Mistakes will happen. Mistakes still happen, no matter how good you get. Laura had to learn that mistakes happen and to not panic when they do happen. She had to learn to find the easiest way to fix the mistake, to fix it and to move on. Get over it. Don’t let the mistakes wear you down or make you sad for the rest of the day (or week). Along those same lines, there will always be a typo, no matter how many people proof it.
Know how to prepare a project for the printer. This topic came up three times in the course of our conversation. In coming to work at Lakeside, the prepress process surprised Laura and it took her four years before she was comfortable with the equipment and printing process. She commented that designers need to know how to prepare their projects for print. It avoids lots of unneeded issues.
I talked with Laura about how I love to make books and she wondered if I could make specialty books on the side if I worked for a printing house. Printing and bookbinding are connected, and to combine the two disciplines could be very effective.
I also mentioned freelance work to Laura, and she said that for her, freelance is removed enough from the printing world that she wouldn’t really enjoy it. She encouraged me to gain four or five years of experience before setting out on my own. She suggested keeping with a certain job for a year or two to really get a feel for how it works.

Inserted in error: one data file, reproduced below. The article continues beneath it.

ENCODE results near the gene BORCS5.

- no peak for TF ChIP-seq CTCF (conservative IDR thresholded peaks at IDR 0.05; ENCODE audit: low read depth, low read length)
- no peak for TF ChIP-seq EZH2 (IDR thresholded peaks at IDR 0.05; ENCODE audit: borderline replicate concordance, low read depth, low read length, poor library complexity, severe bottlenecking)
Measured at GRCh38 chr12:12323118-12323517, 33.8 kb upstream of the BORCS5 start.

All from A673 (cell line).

I am no longer as impressed with the design work done by designers in my hometown as I was when I first started school. As I learn more about design, the design in Willmar seems less well-done as design elsewhere, although it isn’t bad. As I thought about going home for spring break and connecting with designers, I wondered who I would contact. I found Laura’s sites and emailed her; not only was she a designer, but she worked at a printing house.
There are many things that Laura said that I did not agree with, such as the value of internships or the fact that there can never be too many projects in a portfolio. Unless you have the right connections, I see internships as being very valuable in gaining experience and meeting people that can help further your career. As far as a portfolio goes, I think that if I were to put everything in, my portfolio would get too long to be effective.
After Laura and I were finished talking, she showed me through the printing house. It was good to see what goes on behind the scenes and to have a one-on-one tour of a printing house. In Design II we are studying the print production process and just toured a printing house, so this interview was relevant in not only making connections but also in continuing to learn.